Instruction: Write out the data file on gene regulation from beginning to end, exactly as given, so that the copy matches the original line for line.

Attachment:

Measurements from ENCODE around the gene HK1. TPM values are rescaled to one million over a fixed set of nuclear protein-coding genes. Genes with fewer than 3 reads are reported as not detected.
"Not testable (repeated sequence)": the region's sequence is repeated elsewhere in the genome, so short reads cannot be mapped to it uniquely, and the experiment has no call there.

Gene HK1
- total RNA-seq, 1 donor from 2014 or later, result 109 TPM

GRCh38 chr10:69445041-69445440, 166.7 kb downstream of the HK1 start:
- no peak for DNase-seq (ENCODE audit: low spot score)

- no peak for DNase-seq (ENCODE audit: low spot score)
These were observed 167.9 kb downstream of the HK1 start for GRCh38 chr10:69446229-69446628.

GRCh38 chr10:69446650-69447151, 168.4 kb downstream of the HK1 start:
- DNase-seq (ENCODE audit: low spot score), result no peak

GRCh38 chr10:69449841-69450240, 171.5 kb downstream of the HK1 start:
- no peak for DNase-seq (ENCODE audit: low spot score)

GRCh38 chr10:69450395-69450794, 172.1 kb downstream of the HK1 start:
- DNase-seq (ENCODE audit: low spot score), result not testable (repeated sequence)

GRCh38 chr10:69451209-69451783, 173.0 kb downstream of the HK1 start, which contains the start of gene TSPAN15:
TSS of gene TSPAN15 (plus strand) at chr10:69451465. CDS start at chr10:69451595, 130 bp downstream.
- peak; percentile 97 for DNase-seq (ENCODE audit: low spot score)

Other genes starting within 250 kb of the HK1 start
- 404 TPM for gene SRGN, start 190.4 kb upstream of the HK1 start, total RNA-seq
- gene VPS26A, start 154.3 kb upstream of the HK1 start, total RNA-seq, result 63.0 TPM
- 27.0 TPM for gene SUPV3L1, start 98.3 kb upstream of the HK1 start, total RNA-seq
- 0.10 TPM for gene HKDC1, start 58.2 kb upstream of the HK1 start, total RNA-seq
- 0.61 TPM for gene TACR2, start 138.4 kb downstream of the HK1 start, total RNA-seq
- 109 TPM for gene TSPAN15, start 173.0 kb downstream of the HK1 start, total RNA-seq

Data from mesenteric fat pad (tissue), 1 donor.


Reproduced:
Measurements from ENCODE around the gene HK1. TPM values are rescaled to one million over a fixed set of nuclear protein-coding genes. Genes with fewer than 3 reads are reported as not detected.
"Not testable (repeated sequence)": the region's sequence is repeated elsewhere in the genome, so short reads cannot be mapped to it uniquely, and the experiment has no call there.

Gene HK1
- total RNA-seq, 1 donor from 2014 or later, result 109 TPM

GRCh38 chr10:69445041-69445440, 166.7 kb downstream of the HK1 start:
- no peak for DNase-seq (ENCODE audit: low spot score)

- no peak for DNase-seq (ENCODE audit: low spot score)
These were observed 167.9 kb downstream of the HK1 start for GRCh38 chr10:69446229-69446628.

GRCh38 chr10:69446650-69447151, 168.4 kb downstream of the HK1 start:
- DNase-seq (ENCODE audit: low spot score), result no peak

GRCh38 chr10:69449841-69450240, 171.5 kb downstream of the HK1 start:
- no peak for DNase-seq (ENCODE audit: low spot score)

GRCh38 chr10:69450395-69450794, 172.1 kb downstream of the HK1 start:
- DNase-seq (ENCODE audit: low spot score), result not testable (repeated sequence)

GRCh38 chr10:69451209-69451783, 173.0 kb downstream of the HK1 start, which contains the start of gene TSPAN15:
TSS of gene TSPAN15 (plus strand) at chr10:69451465. CDS start at chr10:69451595, 130 bp downstream.
- peak; percentile 97 for DNase-seq (ENCODE audit: low spot score)

Other genes starting within 250 kb of the HK1 start
- 404 TPM for gene SRGN, start 190.4 kb upstream of the HK1 start, total RNA-seq
- gene VPS26A, start 154.3 kb upstream of the HK1 start, total RNA-seq, result 63.0 TPM
- 27.0 TPM for gene SUPV3L1, start 98.3 kb upstream of the HK1 start, total RNA-seq
- 0.10 TPM for gene HKDC1, start 58.2 kb upstream of the HK1 start, total RNA-seq
- 0.61 TPM for gene TACR2, start 138.4 kb downstream of the HK1 start, total RNA-seq
- 109 TPM for gene TSPAN15, start 173.0 kb downstream of the HK1 start, total RNA-seq

Data from mesenteric fat pad (tissue), 1 donor.